So my first thinking about it was for casual teachers coming into school. Like if the kid’s teachers are away, the casual teacher can quickly read their sheet and see what they need to know about the kid in their class or the handover time from one year to the next, that kind of thing. But equally, it can be for you guys, it can be for scout ladies, basketball coaches, if they go on camp, you know, all that kind of stuff. So it's about knowing how kids communicate, what kind of social skills difficulties they might have, what the interests are so that you can get rapport with them really quickly, and then what kind of behaviors you need to be aware of, sensory sensitivity, teaching strategies, that kind of stuff. So it's really quick tick-a-box thing. But if you get the parents to fill it out, and if you have adolescents, they can actually fill it out themselves and give it to you, which is great.
Tim: I was gonna ask about that.
Lydia: Yeah. So that's why I've put it into "I" language. So it's talking about, you know, things, like it might be, "I sometimes have trouble knowing how to start a conversation" or something like that. So then they can tick that box themselves. So that can be really empowering for adolescents, particularly.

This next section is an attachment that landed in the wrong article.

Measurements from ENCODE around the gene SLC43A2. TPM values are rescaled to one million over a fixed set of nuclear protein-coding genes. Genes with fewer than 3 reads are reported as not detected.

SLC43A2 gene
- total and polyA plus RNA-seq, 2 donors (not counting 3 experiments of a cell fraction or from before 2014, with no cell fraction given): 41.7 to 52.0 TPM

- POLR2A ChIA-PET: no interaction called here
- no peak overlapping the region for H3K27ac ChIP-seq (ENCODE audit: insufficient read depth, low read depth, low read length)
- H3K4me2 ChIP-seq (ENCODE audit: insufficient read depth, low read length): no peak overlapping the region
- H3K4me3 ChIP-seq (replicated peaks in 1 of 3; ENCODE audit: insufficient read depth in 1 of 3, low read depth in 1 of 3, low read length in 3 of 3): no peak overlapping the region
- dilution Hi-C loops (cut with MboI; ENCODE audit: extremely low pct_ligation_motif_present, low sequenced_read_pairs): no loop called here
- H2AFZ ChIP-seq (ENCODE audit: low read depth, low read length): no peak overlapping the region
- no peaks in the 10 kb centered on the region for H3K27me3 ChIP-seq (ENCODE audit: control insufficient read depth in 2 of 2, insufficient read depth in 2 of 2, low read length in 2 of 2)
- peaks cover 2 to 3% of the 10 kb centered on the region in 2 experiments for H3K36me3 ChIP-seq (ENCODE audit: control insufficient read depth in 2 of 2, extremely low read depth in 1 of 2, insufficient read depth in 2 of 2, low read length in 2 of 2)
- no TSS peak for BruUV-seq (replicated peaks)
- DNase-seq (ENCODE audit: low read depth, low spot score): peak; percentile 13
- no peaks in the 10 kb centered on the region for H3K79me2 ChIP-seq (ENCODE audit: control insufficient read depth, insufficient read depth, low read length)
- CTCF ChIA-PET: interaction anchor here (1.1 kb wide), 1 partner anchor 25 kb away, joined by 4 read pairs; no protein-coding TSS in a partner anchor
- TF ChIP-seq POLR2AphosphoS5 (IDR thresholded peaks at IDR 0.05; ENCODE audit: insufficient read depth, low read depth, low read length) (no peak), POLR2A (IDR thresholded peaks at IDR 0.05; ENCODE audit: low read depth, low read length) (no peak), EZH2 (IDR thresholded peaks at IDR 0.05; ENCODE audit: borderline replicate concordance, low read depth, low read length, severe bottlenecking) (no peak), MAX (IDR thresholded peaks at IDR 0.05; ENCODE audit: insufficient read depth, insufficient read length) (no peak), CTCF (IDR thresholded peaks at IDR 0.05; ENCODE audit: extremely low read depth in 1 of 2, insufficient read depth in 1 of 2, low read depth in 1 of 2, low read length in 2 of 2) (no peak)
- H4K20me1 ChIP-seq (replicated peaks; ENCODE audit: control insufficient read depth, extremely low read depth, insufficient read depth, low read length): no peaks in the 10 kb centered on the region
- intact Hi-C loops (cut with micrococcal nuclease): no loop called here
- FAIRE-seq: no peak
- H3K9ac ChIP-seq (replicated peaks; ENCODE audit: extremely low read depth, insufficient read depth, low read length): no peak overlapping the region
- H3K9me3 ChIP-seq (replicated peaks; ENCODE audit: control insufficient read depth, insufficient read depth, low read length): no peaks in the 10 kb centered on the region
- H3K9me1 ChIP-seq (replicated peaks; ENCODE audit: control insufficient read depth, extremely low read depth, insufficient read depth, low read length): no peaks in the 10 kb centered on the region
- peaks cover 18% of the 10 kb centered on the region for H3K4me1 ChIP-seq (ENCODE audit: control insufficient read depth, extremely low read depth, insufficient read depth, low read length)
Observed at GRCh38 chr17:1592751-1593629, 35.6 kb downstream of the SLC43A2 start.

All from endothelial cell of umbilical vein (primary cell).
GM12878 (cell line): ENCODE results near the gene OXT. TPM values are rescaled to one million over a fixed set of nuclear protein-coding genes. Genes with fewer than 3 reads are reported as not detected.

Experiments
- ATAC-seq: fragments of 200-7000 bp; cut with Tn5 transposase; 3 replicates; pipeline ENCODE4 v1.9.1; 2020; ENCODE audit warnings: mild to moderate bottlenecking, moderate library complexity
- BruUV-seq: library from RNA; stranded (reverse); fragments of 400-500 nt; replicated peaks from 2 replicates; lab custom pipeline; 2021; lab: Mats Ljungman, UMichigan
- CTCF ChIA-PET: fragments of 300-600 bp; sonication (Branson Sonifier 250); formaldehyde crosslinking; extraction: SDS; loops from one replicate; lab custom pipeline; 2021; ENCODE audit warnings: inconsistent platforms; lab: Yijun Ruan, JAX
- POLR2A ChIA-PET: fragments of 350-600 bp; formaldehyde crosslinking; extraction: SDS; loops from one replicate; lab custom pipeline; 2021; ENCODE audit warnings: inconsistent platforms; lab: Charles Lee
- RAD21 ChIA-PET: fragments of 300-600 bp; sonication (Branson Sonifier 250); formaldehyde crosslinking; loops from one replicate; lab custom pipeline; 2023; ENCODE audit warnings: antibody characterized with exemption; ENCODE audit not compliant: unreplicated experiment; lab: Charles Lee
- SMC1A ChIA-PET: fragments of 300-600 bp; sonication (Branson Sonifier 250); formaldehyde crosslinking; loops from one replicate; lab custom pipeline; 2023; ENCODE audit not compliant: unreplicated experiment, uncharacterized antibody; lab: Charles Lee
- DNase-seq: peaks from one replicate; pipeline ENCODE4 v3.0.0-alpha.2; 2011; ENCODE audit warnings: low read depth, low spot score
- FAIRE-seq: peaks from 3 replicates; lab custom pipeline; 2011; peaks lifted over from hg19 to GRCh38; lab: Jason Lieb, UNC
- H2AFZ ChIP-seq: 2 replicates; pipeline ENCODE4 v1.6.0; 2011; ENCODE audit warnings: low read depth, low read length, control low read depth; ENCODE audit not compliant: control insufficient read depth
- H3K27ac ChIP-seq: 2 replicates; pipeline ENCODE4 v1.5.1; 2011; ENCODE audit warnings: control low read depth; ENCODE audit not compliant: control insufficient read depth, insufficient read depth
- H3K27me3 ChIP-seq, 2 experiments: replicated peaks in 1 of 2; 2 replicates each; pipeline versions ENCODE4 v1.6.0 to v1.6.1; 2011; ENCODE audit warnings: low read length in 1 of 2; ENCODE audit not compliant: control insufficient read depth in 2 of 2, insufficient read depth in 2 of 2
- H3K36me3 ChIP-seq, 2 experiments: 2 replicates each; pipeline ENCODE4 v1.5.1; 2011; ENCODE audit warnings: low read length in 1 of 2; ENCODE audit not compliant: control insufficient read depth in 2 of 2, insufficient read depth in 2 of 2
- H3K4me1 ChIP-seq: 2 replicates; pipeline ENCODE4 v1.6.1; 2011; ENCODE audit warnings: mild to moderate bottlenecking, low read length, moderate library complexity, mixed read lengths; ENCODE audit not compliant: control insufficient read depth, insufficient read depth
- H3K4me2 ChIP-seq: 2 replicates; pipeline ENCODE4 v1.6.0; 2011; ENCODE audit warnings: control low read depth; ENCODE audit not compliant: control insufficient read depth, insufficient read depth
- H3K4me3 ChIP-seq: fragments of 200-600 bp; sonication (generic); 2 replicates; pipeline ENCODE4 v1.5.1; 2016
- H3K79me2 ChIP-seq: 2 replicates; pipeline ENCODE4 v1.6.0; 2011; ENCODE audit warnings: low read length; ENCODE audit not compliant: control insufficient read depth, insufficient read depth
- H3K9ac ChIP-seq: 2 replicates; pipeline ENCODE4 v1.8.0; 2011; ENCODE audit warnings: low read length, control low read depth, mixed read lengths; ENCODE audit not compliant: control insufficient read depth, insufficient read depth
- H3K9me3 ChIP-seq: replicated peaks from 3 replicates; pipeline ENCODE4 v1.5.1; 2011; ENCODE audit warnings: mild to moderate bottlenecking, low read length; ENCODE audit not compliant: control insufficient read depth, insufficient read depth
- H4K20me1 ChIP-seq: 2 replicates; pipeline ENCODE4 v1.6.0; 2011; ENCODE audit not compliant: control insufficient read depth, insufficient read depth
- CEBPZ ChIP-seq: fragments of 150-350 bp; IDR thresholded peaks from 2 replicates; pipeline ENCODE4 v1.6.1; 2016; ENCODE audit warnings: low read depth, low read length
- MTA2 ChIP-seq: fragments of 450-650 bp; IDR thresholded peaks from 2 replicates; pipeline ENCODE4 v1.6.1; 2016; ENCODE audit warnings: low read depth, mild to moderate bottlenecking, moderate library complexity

Tim: Yeah. And as soon as I was reading this sheet and everyone listening or watching can download this dev.topmusic.co/episode60. We've got the sheet there ready to download. And I thought, yeah, this is perfect for a parent that rings up and would like a first trial lesson. And says, "Look, my student here is on the autism spectrum," and one of us could just go, "Oh look, I've got this little two-page assessment, would you mind filling it out and sending it back to me so that I've got a place to start?" I thought that was brilliant, so I really appreciate you sharing that.
Lydia: Oh great. No worries.
Tim: I think it's really of great help. Okay. So let's talk about some of these strategies. We've had a few other people on the podcast giving their view as piano teachers, but as a psychologist, what are some things that can help us in our music teaching when we're focusing on students with autism?